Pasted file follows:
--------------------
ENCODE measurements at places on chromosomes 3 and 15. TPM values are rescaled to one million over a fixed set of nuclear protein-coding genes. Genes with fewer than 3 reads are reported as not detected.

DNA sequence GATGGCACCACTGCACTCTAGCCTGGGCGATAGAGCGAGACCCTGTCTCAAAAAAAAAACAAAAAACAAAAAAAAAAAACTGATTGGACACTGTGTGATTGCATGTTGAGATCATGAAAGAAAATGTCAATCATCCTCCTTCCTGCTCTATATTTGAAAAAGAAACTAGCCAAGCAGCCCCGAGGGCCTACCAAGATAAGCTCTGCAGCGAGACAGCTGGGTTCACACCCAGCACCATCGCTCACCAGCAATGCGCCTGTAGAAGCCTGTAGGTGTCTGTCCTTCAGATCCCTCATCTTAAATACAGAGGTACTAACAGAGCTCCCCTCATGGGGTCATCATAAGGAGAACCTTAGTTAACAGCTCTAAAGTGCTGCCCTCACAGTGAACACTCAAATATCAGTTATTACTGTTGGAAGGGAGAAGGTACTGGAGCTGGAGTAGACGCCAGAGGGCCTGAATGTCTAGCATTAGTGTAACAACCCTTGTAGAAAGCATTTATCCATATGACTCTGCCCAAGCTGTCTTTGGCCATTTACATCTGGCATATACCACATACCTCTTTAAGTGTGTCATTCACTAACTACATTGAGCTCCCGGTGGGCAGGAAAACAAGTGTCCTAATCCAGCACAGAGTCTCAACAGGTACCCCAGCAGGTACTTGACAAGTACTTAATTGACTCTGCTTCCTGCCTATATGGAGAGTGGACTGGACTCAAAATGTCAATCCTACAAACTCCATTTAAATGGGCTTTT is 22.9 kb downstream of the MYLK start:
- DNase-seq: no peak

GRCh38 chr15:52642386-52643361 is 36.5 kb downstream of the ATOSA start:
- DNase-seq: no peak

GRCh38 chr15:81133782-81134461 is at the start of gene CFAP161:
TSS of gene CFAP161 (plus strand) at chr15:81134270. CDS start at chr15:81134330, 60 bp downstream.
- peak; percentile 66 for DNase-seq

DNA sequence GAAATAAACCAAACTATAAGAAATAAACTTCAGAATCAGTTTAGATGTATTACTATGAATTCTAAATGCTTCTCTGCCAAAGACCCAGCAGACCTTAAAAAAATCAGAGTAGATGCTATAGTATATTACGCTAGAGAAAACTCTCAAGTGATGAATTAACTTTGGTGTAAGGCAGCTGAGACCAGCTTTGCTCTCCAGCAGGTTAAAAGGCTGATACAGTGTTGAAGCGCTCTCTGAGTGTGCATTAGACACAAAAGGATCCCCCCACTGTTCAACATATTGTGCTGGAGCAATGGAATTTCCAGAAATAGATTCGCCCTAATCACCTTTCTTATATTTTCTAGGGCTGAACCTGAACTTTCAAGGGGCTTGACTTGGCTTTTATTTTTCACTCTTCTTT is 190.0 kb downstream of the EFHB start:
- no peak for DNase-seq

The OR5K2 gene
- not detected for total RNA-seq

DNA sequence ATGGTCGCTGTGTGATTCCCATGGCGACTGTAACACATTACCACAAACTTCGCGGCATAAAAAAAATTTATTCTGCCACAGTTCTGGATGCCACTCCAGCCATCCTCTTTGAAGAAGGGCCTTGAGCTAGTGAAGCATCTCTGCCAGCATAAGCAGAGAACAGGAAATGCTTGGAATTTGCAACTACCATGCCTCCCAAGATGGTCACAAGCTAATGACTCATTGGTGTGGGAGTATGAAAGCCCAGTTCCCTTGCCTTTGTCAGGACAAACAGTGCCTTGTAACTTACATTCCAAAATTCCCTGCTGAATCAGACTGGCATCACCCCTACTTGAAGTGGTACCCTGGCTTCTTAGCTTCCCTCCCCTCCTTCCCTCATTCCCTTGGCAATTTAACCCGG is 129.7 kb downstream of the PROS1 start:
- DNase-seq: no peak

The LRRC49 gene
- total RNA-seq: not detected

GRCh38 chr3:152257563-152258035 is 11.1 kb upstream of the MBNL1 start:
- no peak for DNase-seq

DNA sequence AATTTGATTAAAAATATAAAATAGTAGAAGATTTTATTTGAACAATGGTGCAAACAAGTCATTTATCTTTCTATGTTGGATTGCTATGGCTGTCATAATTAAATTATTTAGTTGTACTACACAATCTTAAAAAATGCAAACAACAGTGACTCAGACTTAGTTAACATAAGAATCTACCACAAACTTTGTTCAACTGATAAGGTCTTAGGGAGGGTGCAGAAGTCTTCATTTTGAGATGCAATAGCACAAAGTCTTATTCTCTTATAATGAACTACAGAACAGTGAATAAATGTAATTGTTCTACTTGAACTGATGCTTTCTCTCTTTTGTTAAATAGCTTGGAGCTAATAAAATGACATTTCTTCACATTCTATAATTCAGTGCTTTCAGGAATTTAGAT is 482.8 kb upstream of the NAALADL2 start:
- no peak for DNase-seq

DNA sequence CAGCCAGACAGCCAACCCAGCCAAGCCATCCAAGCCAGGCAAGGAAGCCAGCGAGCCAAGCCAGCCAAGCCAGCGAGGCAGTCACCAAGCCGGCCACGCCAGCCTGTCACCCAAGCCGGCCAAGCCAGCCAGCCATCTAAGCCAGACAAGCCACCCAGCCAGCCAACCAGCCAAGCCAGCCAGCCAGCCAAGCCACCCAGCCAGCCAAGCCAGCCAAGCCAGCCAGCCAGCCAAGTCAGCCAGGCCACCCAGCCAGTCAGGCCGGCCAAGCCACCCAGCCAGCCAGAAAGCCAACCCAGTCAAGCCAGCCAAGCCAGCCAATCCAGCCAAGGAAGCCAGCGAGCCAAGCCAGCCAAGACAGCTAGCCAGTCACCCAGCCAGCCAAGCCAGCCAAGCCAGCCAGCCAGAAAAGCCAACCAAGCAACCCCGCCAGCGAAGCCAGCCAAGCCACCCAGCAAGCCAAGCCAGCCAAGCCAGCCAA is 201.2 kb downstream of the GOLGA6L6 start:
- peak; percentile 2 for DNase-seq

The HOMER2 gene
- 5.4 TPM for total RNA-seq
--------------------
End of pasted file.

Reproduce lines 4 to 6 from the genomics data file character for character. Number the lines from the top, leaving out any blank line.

GRCh38 chr15:52642386-52643361 is 36.5 kb downstream of the ATOSA start:
- DNase-seq: no peak

GRCh38 chr15:81133782-81134461 is at the start of gene CFAP161: